Lepidoptera Breeding and Rearing: Introduction
Welcome to this section created to provide informations on Lepidoptera. TTB is dedicated to Lepidoptera breeding, focusing on Saturniidae and Sphingidae families. This section wants to provide a mixture of insect care informations and basic material related to insect biology. This section is still incomplete, many small articles are on-going!
Arguments will be categorized and discussed per topics. Initially, informations will be divided according to the animal stage (e.g. egg, larvae, pupae, adult for holometabolous insects Wiki on Holometabolism), since the breeding conditions change dramatically depending on it. Other articles will be dedicated to specific subjects as diapause, basic rules for ecological safety or species specific rearing protocols.
Insects show an incredible variation in forms and colors; actually they are the largest class in the animal kingdom in terms of number of species. For these reasons there is no unique way to breed! Every species has its own necessities since it has evolved in a different ecological context.
Graph from Fossil Focus by Ben J. Slater. Estimates based on data presented by Purvis and Hector 2000
Insect are animals that apply the r-strategy (rate) in the struggle for survival (check Wiki r/K for more info on this subject). In poor words this means that they prefer to produce a numerous offspring without investing energy in their care; this is in contrast, for example, with mammalian strategy. In natural populations, fertilized females produce a large number of eggs, out of those eggs a very small percentage will reach adulthood. In artificial broods this trend is inverted and breeders, in optimal condition, are able to maximize the survival rate. Generally, an insect breeder will not be able to keep rearing all the offspring of his broods.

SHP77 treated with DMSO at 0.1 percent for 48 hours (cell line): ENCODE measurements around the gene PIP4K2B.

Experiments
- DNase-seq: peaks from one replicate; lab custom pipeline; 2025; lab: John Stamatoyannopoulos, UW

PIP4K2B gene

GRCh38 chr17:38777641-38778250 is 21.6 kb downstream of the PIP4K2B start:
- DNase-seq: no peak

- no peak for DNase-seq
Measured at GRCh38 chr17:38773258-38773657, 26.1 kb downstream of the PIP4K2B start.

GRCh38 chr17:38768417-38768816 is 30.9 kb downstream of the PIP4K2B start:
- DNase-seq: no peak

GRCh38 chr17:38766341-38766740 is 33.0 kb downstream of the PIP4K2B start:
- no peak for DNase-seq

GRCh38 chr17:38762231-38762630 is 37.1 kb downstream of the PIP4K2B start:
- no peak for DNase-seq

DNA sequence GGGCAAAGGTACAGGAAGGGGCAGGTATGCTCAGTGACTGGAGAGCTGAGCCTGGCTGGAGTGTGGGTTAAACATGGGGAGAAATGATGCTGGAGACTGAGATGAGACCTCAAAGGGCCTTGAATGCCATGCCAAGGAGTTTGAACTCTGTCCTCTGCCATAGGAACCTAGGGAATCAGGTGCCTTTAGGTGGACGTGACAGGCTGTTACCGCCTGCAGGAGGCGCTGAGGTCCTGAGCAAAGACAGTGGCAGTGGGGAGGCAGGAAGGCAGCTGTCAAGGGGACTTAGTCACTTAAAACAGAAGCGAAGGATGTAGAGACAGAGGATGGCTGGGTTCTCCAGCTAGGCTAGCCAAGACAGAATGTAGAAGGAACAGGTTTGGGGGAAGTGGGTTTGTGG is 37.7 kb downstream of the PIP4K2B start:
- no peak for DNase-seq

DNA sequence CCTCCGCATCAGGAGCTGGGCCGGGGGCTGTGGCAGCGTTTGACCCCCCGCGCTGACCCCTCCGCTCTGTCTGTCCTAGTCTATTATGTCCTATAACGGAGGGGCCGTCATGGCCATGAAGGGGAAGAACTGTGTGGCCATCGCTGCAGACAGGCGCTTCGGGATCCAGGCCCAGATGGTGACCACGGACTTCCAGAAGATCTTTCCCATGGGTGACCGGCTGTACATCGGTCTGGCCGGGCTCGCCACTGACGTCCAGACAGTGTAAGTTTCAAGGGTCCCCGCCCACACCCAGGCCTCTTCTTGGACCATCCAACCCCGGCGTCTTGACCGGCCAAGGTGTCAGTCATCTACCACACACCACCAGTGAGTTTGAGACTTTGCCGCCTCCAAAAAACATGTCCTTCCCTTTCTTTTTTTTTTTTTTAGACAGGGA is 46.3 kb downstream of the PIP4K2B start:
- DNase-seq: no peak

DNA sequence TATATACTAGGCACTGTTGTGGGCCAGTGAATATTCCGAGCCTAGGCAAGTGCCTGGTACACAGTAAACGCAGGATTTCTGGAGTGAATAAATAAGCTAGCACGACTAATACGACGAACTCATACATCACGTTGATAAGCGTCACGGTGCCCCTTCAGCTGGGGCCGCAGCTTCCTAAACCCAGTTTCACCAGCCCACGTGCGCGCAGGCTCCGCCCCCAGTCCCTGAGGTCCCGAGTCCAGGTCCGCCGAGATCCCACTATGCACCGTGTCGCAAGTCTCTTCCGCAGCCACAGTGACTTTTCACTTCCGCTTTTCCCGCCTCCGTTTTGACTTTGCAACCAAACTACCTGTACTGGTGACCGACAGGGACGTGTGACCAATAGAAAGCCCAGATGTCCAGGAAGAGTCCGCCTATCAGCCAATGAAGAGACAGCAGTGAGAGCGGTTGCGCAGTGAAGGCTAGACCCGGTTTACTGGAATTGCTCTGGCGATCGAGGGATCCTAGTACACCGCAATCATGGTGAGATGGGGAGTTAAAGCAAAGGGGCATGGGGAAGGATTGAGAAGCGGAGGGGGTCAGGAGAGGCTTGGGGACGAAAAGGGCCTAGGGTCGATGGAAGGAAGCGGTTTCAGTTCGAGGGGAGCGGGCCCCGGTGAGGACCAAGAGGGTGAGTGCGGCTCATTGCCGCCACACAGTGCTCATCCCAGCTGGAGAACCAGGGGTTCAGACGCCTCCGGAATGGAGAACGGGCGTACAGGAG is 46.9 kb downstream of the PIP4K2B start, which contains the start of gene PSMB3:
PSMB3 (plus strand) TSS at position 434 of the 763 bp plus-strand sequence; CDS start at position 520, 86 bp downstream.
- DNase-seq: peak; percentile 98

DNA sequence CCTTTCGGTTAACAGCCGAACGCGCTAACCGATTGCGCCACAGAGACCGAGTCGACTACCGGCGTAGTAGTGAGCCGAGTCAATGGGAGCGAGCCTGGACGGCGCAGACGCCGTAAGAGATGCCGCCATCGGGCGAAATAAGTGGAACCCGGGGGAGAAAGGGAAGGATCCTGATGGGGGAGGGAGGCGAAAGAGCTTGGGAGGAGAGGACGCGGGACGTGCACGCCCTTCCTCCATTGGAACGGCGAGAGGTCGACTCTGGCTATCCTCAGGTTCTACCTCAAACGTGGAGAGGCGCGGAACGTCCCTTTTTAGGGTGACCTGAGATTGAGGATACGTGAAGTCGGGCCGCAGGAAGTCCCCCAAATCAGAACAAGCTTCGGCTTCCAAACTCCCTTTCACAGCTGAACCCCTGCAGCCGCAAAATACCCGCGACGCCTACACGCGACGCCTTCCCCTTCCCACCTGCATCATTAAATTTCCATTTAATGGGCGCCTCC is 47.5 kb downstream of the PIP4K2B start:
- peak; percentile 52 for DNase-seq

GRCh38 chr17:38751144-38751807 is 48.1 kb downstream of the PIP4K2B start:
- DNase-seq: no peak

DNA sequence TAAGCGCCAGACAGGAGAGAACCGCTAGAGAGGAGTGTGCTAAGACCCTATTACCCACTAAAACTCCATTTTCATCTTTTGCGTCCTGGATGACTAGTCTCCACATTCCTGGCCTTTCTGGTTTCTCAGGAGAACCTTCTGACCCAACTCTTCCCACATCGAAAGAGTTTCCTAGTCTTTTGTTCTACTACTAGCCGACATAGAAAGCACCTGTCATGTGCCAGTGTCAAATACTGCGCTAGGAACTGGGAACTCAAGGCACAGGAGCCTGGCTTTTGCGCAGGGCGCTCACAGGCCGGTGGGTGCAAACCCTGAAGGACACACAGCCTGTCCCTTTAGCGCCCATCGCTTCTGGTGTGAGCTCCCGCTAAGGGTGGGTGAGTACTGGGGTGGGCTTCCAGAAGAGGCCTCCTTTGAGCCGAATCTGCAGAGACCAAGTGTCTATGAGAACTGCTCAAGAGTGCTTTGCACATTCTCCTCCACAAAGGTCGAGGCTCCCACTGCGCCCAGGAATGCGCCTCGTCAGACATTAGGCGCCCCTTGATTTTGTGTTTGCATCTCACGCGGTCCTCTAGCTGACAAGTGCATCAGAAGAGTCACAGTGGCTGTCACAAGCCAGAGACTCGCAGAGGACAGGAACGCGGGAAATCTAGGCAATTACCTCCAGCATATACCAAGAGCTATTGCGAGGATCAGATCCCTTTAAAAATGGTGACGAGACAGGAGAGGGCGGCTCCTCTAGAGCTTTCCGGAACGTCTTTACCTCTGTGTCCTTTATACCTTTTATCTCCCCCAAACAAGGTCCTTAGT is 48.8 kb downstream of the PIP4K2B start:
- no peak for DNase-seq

If we consider the success in breeding, a very important variable is the breeder’s setup, there is no way to completely standardize breeding conditions without a full-equipped laboratory. Even if a breeder follows very precise rules, he won’t be able to control every variable at his place. Causes of unexpected problems, in those contexts, are very difficult to precisely determine. The quality of the air changes from place to place as many parameters that influence the health of the broods. More delicate species will suffer more compared to others. But do not worry, with some tips and a little bit of experience it will reveal easy to breed them.
By the way…Back To Breeding infos…
1) When to breed?
Always! Although breeding in winter could be harder and many host plants are not available in this season (deciduous plants), it is possible to keep on rearing insects all year round.
2) Where to breed?
The setup to rear insects generally consists in the inside or the outside of the breeder’s private home. Outdoor rearing is possible and is recommended with species that are very sensitive to ventilation or species that are naturally present in breeder’s area. This approach depends on the geographic area in which the breeder lives. In some cases, or seasons, the indoor breeding could be the only option. The setup will be described in details in the corresponding sections, according to the stage of the animal. Insects can complete their life-cycle (that is the actual purpose of every breeder) in a relative small amount of space. For example, a stock composed of 20 Samia ricini (Lepidoptera, Saturniidae) can be grown to full size in a 30x50cm cage (TTB will always refer to scales using the international metric system), although more than one cage is recommended for adult care.